Bryan Martin Poets & Old Souls

Bryan Martin bares his soul on new album “Poets & Old Souls”


He finds that healing comes from hurtin’


By Preshias Harris for Country Music News International Magazine



There are times when Bryan Martin would rather be “behind the curtain hurtin’” as simply a songwriter, rather than out front in the spotlight as a performer. But that’s where he stands now, and nobody can deliver his “hurtin’” songs better than he can.


Martin’s newest album, Poets & Old Souls, was released a few weeks ago by Average Joes Ent., just in time to build momentum for his appearances in Nashville during CMA Fest. There is plenty of hurt in the deeply personal songs on this album, but Martin – and the listener – find redemption in the songs. A “grey area at the end” becomes a light that shows a way out, as he explained to me when we sat down to talk during CMA Fest.


Some of Martin’s pain has been physical: broken bones from bull riding, a broken collar bone playing football that led him into a painkiller addiction in his late teens. But harder still has been what he calls “the pain inside” from which he finds relief through music.  His many fans relate to that pain and find relief and release from their own pain with the songs he sings.


Some of those songs of pain and redemption can be heard on Poets & Old Souls such as “Wolves Cry,” “He Knows The Struggle,” “Never Coming Home” and the title track.


I asked Martin if he believed his fans feel a connection to him because many of them share the same background and the same challenges as he has.


“I do,” he acknowledged. “I feel that everything relates to them because I came up working for everything I have and to this day, I still believe if I’m not putting my hands on it, I’m losing quality control!” he added with a laugh. “I’ve never quit a job. I’ve never been run off [of a job]. I’ve always worked for everything I have since I was a kid in the hayfields and everywhere.


“I’ve always been taught to be self-sufficient,” he explained. “Like right now, I’m working on my own bus motor, in the middle of the yard. I may not be the best at it, but I know how to get it done and make it work.”


However, he told me that he grew up around addiction and would put himself in bad situations. “Looking back on it now,” he said, “Those many years I held myself back by just suppressing myself because I felt I didn’t deserve anything but hurt or to feel pain.”


That hurt and pain led to a failed suicide attempt.  He wrote a suicide note, swallowed 30 Percocet tablets, then put the barrel of a gun to his head and pulled the trigger. The gun misfired, but he passed out from the effects of the Percocets.


“That put me in a dark hole and when I came out of that, I wrote my first song,” he told me. “I found my love for music again after all those years of running away from it. My mom was a singer and I really believe that the healing came from hurting. The more I hurt, the more I learned to say it in a way that there was some kind of grey area at the end of it that seemed like a light and it became more present with every song that there was a way out, even when I didn’t see it as I was writing it. The song always led me to a way out.”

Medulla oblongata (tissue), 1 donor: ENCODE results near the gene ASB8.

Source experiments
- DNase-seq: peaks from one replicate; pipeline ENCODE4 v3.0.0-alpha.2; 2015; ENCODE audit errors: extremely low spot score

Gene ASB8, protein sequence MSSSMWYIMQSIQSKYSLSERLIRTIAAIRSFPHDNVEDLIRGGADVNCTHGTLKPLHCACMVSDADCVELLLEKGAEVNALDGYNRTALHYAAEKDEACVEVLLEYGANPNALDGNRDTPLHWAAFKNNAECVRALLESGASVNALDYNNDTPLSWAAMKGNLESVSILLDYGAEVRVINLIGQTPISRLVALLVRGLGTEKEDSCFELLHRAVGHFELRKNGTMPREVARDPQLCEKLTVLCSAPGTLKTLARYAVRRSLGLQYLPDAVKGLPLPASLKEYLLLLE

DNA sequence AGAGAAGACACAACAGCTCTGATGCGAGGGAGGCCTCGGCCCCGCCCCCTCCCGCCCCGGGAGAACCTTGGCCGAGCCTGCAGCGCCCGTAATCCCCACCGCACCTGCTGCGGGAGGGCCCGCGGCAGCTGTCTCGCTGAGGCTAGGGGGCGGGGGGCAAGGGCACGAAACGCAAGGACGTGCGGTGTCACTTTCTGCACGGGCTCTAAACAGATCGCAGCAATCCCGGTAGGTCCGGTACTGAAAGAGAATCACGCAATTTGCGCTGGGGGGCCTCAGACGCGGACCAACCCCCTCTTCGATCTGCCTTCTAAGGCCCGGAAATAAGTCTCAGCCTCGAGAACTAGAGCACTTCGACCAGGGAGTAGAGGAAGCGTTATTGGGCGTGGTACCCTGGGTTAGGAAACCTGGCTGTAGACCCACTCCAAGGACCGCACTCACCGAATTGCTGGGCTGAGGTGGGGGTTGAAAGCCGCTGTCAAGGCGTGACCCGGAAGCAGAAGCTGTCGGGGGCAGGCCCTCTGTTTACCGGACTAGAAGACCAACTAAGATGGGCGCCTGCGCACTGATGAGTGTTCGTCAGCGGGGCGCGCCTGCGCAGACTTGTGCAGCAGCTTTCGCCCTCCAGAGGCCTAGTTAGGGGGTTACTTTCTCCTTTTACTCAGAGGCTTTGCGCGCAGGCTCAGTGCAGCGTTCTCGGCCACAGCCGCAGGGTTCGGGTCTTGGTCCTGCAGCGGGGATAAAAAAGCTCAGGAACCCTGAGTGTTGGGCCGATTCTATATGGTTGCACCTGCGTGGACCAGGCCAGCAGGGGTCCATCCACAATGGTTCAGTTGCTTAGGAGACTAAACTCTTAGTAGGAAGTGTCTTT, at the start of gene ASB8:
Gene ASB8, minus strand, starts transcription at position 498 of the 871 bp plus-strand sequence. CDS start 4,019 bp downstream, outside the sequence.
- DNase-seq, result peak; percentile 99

His songs have certainly helped other people find their own way out of their pain. His single “We Ride” has already earned 9.1 million streams. Listening back to those early songs, he says, “Now I’m seeing there is a way out.”


Growing up, Martin listened to the songs of Merle Haggard and Vern Gosdin.  There was one Gosdin song that really meant something to him. “I learned ‘Chiseled In Stone’ and I sang that song until I felt it,” he recalled.  “My daddy would always say, ‘You’re pretty good but you ain’t no Vern!’”


Songs like “Chiseled In Stone” led the young Bryan Martin to find out who wrote these songs that struck such a chord with him.


“That’s when I started off on, ‘who wrote this song?’” he said. “That’s when I started finding love for songwriters and seeing that they went through some hard times, some tough times.  The writers were always the ones.  You’d never see them standing in the light and taking all the shine away.  They’re behind the curtain hurtin’!  I’ve always said, I wish I could hide behind the curtain and let the song do the hurtin’ but I’ve never had someone lined up to sing my songs.”


As a songwriter, he has written more than 3,000 songs, but now Bryan Martin is out front, on stage, singing his songs to an ever-growing fanbase and a full tour date calendar.


As we were wrapping up, just for fun, I asked him my favorite question. If he was given a $10,000 gift card where would he spend it?


With a big smile, he said, “Right now, I’d want that gift card to be for a local bait shop somewhere near a river and about a week to go fishing or hunting. I think that’s something I miss the most, just being able to walk out the back door and go hunting or fishing.”


He thought about that for a moment, then added, “I guess it’s a blessing to be here, doing this, but when you had a day off at a regular job, it was a day off. Nowadays, it’s… ‘What’s a day off?!’”


As Bryan Martin’s career continues on its upward path, there won’t be a lot of days off, but hopefully there will be a lot less hurtin’.


Find more about Bryant Martin at his website, on Facebook, on his YouTube channel and on Twitter (@thebryanmartin) and Instagram (@bryanmartinmusic). #BryanMartin


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Play / download / listen to Poets & Old Souls here:!aje

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